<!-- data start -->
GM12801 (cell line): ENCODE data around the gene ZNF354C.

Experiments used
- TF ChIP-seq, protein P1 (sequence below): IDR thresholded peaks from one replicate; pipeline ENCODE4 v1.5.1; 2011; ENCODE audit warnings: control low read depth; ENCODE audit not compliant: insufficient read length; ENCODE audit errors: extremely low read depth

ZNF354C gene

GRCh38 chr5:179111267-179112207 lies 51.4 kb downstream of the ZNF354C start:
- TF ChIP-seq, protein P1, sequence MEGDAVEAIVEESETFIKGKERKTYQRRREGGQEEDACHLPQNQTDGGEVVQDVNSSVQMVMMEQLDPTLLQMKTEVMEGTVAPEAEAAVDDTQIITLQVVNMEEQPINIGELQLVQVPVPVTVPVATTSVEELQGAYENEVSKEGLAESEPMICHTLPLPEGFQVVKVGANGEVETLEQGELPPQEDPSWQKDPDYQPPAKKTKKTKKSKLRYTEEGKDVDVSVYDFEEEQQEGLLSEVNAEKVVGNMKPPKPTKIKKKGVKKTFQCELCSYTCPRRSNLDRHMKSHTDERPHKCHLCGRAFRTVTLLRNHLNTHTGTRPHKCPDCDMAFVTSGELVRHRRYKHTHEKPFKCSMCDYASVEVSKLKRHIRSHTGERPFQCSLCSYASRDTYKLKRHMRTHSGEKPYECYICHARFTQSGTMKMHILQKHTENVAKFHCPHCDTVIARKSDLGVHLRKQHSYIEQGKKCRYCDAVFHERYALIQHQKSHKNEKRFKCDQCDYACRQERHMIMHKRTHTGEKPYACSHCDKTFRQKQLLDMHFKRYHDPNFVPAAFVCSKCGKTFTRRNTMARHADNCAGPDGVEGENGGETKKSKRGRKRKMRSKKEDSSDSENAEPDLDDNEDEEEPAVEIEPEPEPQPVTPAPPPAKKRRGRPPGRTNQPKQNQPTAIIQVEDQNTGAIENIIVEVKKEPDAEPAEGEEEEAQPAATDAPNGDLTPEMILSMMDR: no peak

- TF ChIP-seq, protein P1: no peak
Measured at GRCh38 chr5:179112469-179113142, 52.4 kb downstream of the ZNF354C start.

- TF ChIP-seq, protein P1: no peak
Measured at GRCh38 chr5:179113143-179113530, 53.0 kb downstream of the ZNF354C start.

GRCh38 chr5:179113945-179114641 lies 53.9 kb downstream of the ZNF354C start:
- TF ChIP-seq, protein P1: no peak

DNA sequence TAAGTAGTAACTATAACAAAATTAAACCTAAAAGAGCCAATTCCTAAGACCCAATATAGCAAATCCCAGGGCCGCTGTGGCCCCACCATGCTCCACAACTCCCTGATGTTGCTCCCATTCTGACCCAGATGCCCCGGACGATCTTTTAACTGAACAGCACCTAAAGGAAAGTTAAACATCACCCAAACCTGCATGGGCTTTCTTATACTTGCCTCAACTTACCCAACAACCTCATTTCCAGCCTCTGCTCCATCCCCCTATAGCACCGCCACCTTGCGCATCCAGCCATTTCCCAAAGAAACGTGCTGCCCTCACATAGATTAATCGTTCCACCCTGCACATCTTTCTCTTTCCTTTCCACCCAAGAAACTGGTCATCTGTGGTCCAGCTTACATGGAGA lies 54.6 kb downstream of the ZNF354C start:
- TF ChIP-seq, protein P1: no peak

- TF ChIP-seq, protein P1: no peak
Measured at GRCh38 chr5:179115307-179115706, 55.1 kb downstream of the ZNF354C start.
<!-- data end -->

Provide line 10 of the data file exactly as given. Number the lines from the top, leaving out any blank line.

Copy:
Measured at GRCh38 chr5:179113143-179113530, 53.0 kb downstream of the ZNF354C start.